I had saved a human being from destruction, and as a recompense I now writhed under the miserable pain of a wound which shattered the flesh and bone.
There was a show of gratitude and worship in his attachment to my mother, differing wholly from the doting fondness of age, for it was inspired by reverence for her virtues and a desire to be the means of, in some degree, recompensing her for the sorrows she had endured, but which gave inexpressible grace to his behaviour to her.
Yet it is in your power to recompense me, and deliver them from an evil which it only remains for you to make so great, that not only you and your family, but thousands of others, shall be swallowed up in the whirlwinds of its rage.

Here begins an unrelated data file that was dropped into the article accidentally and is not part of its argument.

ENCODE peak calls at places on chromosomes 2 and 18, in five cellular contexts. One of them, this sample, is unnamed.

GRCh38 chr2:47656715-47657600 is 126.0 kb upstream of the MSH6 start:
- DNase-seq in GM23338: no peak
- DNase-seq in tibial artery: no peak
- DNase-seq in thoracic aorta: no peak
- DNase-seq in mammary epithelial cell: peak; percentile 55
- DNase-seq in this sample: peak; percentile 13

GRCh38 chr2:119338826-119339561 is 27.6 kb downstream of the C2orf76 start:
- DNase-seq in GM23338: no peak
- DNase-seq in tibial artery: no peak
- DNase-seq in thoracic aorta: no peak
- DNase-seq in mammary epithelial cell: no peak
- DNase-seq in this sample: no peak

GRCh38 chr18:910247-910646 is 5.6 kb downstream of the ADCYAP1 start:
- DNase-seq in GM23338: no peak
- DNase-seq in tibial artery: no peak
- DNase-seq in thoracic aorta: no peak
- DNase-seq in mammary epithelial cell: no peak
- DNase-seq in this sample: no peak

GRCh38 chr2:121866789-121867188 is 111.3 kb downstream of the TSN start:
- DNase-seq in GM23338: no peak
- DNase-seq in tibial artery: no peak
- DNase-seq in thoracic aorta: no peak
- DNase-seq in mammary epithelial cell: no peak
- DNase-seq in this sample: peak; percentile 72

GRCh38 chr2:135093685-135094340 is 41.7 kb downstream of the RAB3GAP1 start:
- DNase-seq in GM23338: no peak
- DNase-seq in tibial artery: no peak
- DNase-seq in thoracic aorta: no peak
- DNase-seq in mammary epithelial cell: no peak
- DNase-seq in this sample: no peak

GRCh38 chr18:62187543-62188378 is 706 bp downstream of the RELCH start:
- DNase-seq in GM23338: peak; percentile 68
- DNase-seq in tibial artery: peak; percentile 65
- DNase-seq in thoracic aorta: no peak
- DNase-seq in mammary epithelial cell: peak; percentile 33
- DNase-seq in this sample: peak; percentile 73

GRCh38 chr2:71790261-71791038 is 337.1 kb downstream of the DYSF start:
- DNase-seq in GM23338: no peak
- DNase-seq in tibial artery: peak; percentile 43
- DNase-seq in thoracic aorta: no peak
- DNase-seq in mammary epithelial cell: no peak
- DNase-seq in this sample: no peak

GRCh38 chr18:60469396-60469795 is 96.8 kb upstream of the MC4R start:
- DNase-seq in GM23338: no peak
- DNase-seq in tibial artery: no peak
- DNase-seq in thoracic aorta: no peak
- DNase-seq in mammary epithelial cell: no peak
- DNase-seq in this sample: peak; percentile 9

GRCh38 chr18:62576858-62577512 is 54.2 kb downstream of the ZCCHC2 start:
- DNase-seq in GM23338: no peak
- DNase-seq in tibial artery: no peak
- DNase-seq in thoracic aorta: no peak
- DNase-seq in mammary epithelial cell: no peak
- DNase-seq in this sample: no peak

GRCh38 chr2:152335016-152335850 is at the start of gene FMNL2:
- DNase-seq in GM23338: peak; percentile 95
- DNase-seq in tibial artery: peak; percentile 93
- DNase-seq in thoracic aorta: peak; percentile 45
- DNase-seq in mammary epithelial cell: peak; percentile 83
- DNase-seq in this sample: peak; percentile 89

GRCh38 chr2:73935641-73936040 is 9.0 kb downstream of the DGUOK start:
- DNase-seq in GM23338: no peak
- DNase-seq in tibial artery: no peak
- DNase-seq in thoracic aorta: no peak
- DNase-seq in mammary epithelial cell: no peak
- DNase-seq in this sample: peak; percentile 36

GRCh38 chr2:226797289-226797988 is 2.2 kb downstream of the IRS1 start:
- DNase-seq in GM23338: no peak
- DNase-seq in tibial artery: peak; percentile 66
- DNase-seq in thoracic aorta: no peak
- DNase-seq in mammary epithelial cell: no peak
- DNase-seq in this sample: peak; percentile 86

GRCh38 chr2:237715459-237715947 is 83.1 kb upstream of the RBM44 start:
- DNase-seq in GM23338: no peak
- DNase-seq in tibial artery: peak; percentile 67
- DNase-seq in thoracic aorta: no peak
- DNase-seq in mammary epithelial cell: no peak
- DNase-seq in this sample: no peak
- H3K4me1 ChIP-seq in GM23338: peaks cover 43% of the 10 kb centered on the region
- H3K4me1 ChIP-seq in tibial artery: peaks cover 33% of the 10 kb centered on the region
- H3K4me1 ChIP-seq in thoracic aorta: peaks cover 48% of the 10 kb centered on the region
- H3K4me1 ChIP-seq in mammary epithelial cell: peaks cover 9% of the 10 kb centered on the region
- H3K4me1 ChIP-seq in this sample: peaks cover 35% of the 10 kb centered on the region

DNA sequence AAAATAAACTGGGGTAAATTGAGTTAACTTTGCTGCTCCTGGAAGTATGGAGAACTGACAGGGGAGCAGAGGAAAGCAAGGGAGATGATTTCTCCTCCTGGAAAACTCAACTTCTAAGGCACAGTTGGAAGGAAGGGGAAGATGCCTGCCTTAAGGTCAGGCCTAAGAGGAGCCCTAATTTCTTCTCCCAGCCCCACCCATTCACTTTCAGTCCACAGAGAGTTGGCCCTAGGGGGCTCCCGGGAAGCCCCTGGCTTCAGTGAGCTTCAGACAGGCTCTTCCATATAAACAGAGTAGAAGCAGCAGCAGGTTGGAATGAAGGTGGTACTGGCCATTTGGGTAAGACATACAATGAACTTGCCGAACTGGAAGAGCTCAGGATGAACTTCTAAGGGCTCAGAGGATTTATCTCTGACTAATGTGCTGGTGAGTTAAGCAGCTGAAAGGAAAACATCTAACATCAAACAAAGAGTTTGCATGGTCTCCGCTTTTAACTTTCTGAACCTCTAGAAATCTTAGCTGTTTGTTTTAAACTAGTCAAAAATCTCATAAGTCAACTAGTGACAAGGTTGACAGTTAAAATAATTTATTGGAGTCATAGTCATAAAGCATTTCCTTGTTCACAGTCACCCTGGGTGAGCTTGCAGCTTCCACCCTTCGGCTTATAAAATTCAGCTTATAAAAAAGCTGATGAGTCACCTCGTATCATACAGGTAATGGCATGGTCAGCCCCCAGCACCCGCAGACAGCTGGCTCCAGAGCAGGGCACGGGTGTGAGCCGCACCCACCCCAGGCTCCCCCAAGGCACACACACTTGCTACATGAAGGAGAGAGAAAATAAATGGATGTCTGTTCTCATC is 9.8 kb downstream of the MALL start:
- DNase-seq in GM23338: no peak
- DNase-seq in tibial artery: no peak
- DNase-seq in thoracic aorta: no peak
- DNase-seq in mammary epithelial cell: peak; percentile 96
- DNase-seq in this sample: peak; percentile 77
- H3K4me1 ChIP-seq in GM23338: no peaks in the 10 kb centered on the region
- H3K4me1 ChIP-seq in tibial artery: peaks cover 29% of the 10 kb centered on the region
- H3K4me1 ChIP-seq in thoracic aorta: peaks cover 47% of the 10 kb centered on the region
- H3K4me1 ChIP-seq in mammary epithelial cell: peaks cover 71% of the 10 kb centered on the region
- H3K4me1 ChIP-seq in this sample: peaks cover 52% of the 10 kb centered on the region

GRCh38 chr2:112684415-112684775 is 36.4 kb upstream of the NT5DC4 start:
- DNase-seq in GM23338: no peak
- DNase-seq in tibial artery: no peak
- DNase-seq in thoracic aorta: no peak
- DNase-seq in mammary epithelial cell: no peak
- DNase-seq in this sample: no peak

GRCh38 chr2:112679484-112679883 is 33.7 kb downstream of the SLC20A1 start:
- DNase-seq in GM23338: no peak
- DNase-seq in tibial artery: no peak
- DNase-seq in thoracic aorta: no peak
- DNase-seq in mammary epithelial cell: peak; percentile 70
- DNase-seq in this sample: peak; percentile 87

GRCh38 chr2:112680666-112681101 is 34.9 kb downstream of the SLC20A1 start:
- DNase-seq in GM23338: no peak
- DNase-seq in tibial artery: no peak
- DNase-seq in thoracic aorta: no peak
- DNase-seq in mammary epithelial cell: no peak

There are no more uses of "recompense" in the book.
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It was wonderful to be twenty-two and a little drunk, knowing that all went well at the writing desk, shiveringly happy in the clutch of one’s own creative ardor and in that "grand certitude" Thomas Wolfe was always hymning—the certitude that the wellsprings of youth would never run dry, and that the wrenching anguish endured in the crucible of art would find its recompense in everlasting fame, and glory, and the love of beautiful women.